ATELA: There are enterprises, especially foreign companies, that are asking us to make the inspection, because they need our official papers to testify that they are working well in order to export, and for us that’s wonderful.
SCHROEDER: Many smaller maquilas that sell within Mexico are immune from this foreign pressure. So, Mr. Atela says foreign companies are the best partners he’s found for reaching environmental goals.
Arturo Neira is the Export Manager at the largest blue jean maquila in the area, Cualquier Lavado. It churns out about ten million pairs of jeans a year for leading US brands such as Levi’s, GAP, and Old Navy.
NEIRA: Most of the prestigious brands that we work with request that we comply with all the environmental measures or laws obviously it has a cost. I know we made a huge investment, more or less about two million dollars.
SCHROEDER: Mr. Neira says the maquila sector is facing heavy criticism, for worker treatment and environment standards, just when it’s struggling to survive the tough competition.
NEIRA: Right now, this industry is, instead of growing, we’re going down. Because, we’re competing against the Orient, China, Central America, and they have labor costs which are a lot cheaper than us.
SCHROEDER: Mr. Neira takes me on a tour through the plant. He says the processes used are dictated by changing fashions. “Sand blasting” has been replaced by hand-sanding blue jeans with sand paper.
We walk by an area where workers—covered from head to foot with protective suits, masks and gloves—are spraying jeans with a bright purple chemical, potassium permanganate.
NEIRA: No es consejable respirarlo.
SCHROEDER: Mr. Neira says the chemical, which should not be inhaled, is one of those used to give jeans that “already worn” look. His company has installed an expensive water treatment plant, with a full-time engineer. But most plants are smaller and don’t invest in these controls.
Out behind the plant, Mr. Neira points to a small stream of clear water he says is the treated water from his factory. We watch it flow down into the Valsequillo Canal, where it immediately mixes with untreated wastewater from other maquilas, agricultural wastes, and sewage.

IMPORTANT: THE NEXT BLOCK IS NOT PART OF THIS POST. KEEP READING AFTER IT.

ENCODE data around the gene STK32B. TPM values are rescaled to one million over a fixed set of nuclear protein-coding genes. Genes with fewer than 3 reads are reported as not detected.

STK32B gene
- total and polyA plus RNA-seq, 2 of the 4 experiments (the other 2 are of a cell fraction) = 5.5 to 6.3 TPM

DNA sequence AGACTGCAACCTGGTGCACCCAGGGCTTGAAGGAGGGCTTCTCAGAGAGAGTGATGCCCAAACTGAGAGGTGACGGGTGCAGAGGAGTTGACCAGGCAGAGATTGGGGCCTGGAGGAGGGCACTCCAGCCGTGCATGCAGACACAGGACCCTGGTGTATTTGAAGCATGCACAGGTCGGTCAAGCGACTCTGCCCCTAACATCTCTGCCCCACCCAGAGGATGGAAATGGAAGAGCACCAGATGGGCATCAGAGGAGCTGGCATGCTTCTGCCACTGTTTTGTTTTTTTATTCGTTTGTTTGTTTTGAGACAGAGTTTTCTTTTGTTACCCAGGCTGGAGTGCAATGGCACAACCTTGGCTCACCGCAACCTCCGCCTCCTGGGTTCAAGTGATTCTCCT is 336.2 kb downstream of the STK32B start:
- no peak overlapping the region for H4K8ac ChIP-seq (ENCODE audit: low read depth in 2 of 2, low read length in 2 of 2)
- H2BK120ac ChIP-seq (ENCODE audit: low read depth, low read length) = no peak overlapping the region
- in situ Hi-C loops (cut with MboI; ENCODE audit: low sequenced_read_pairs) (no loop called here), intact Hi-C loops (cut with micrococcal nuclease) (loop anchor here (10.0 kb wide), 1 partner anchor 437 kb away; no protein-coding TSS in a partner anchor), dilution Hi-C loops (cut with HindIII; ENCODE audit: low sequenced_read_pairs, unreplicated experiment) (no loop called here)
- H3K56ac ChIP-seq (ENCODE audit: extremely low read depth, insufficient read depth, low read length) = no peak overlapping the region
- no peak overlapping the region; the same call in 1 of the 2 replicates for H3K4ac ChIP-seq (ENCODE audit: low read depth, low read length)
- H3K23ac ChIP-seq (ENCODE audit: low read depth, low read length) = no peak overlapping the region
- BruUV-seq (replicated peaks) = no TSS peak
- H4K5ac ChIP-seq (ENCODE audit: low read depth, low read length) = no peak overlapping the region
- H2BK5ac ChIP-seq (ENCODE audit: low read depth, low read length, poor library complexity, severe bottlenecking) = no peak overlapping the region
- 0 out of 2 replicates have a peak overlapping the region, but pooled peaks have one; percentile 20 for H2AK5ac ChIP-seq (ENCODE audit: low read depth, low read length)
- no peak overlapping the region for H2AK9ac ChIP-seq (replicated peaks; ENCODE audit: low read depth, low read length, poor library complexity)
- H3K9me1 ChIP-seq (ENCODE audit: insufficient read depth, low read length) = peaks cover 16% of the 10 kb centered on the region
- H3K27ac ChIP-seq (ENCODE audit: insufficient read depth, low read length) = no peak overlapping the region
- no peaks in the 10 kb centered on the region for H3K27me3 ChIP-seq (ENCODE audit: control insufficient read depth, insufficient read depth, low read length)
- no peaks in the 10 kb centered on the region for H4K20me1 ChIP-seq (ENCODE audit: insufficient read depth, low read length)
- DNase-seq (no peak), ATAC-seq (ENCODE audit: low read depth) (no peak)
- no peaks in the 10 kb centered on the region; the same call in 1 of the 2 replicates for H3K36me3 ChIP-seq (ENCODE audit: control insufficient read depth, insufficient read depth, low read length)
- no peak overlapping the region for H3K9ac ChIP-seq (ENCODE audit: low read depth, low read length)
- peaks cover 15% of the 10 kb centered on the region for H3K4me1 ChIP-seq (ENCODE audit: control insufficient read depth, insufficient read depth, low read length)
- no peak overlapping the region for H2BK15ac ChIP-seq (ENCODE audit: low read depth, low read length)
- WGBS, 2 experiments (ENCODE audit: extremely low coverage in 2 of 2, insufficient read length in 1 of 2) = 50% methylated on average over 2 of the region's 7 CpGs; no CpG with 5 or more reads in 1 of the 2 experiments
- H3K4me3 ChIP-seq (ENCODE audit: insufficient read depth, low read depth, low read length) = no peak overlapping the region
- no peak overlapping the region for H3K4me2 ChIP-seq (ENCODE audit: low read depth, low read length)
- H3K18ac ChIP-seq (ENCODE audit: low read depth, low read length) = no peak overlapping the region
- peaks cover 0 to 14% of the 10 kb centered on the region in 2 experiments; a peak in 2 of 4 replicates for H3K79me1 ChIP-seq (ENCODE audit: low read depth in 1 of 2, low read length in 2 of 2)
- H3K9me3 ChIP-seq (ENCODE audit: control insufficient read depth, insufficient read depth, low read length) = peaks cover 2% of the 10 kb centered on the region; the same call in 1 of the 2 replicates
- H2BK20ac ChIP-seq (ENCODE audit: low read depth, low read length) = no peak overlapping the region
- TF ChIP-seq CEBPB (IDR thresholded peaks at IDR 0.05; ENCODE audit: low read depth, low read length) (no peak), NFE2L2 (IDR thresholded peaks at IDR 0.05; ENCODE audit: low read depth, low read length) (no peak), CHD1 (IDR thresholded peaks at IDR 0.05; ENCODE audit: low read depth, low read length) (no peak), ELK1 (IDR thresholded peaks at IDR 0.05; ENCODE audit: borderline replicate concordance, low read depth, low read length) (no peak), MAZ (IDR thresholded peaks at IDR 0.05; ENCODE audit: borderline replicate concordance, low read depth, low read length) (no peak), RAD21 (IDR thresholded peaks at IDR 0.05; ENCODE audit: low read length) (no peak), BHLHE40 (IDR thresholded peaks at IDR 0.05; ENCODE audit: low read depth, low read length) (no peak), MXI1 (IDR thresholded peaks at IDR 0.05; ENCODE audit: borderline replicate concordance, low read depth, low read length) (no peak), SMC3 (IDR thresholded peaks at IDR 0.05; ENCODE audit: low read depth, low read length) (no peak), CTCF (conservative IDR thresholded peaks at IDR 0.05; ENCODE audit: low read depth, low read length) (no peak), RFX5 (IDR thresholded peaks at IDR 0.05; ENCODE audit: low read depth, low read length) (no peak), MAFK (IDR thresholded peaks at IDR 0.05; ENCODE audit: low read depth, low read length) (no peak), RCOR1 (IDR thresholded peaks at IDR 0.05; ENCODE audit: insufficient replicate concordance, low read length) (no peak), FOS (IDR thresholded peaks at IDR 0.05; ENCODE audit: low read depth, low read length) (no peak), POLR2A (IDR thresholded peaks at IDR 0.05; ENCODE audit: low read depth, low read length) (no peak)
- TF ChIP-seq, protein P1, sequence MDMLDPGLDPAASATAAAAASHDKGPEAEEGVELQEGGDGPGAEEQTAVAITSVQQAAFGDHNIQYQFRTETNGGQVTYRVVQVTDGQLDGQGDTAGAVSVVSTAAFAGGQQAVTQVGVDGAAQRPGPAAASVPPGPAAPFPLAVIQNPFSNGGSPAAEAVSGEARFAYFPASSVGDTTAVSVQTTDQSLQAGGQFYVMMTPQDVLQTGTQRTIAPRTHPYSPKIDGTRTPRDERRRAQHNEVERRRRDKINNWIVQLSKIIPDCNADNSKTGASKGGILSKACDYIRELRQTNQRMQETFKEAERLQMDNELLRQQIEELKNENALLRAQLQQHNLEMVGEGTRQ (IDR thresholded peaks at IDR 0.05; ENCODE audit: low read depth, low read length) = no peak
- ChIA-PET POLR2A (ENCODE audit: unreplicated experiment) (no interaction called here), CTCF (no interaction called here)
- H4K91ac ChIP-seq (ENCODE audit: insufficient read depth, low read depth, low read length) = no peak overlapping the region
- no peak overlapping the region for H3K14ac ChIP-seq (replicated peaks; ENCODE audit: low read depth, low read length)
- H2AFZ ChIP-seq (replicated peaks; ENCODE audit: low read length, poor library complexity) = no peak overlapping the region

Where does all this wastewater end up? The same place it did back when clear water ran through the canal--into cornfields downstream.
[CORN FIELD SOUNDS]
SCHROEDER: Martín Barrios, the director of a human rights commission in Tehuacán, accompanies me about twelve miles down the valley, to the farming community of San Diego Chalma. Mr. Barrios is a labor activist and has co-authored a book about blue jean maquilas.
[WALKING IN A FIELD]
From the highway we walk a short distance into a cornfield fed by an irrigation ditch filled with dirty water.
BARRIOS: Ves esta milpa. Ayer o anteayer fue regada.
TRANSLATION: Look at this cornfield. You can see it was irrigated yesterday or the day before.
SCHROEDER: He picks up some of the soil. It has a bluish-gray layer on top that crumbles in his hand.
BARRIOS: Aquí es donde se termina finalmente su recorrido las aguas azules de las lavanderías…
TRANSLATION: This is where the blue water from the laundries reaches its final destination. Look at this handful of soil. It's all blue. Unfortunately, the negative side of globalization has brought this pollution from blue jeans to the fields and now it contaminates the food we eat in Tehuacán.
SCHROEDER: Local authorities concede that watering food crops with untreated industrial wastewater is a problem. Still, they say they haven’t tested the liquid to find out exactly what’s in it.
Mexico has environmental standards that limit the contaminants allowed in industrial discharge. Yet, ten years after the standards went into effect, authorities in Tehuacán say inspections are still only in the planning stage. A treatment plant at the end of the canal is also still on the drawing board.
BARRIOS: Dicen que ya va a venir la planta tratadora, tiene la planta tratadora, seis años...
TRANSLATION: They’ve been saying a treatment plant is coming for the last six years. Every year they say ‘next year.’ We need to demand that the treatment plant be built, and paid for not just by the town. These foreign plants have to pay for the problems they're creating. It’s everyone’s responsibility.
SCHROEDER: New blue jeans used to come off the shelf stiff and in a dark navy color. They took months to wear in. Some of today’s young consumers may not remember that. Activists like Martín Barrios wish more people would ask what it takes to give jeans that already-worn look and feel—the first time you slip them on.
For Living on Earth, I’m Jana Schroeder, in Tehuacán, Mexico.
[MUSIC: Daniel Lanois “O Marie” from ‘Arcadie’ (Daniellanois.com - 2005)]